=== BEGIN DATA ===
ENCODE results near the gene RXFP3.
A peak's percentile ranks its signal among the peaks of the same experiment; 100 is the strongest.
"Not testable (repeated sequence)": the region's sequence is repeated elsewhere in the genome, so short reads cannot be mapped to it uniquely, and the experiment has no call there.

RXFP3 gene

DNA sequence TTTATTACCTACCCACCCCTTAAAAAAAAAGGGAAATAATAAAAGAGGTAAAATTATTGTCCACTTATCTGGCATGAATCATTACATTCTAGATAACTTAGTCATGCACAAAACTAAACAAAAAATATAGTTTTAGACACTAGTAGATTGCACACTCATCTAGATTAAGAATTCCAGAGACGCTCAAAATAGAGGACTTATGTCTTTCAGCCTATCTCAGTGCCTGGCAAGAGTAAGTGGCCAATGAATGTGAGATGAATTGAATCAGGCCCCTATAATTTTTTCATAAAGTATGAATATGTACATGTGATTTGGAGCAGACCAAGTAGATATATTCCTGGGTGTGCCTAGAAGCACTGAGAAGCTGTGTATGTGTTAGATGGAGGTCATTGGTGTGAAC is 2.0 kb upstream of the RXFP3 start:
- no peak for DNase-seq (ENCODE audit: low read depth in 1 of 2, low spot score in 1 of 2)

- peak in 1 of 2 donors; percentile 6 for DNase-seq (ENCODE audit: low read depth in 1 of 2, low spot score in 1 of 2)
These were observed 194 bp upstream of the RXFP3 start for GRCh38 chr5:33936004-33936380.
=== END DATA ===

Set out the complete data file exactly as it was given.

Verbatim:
ENCODE results near the gene RXFP3.
A peak's percentile ranks its signal among the peaks of the same experiment; 100 is the strongest.
"Not testable (repeated sequence)": the region's sequence is repeated elsewhere in the genome, so short reads cannot be mapped to it uniquely, and the experiment has no call there.

RXFP3 gene

DNA sequence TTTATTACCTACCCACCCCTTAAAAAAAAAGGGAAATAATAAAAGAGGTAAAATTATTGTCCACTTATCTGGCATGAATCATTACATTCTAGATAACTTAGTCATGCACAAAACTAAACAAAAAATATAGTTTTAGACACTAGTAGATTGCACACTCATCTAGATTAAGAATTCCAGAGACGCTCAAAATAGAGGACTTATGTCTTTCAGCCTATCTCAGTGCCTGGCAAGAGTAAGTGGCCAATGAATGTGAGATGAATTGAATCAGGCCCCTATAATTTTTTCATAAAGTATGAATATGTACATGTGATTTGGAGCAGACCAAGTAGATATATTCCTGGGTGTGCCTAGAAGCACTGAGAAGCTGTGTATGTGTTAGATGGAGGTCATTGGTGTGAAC is 2.0 kb upstream of the RXFP3 start:
- no peak for DNase-seq (ENCODE audit: low read depth in 1 of 2, low spot score in 1 of 2)

- peak in 1 of 2 donors; percentile 6 for DNase-seq (ENCODE audit: low read depth in 1 of 2, low spot score in 1 of 2)
These were observed 194 bp upstream of the RXFP3 start for GRCh38 chr5:33936004-33936380.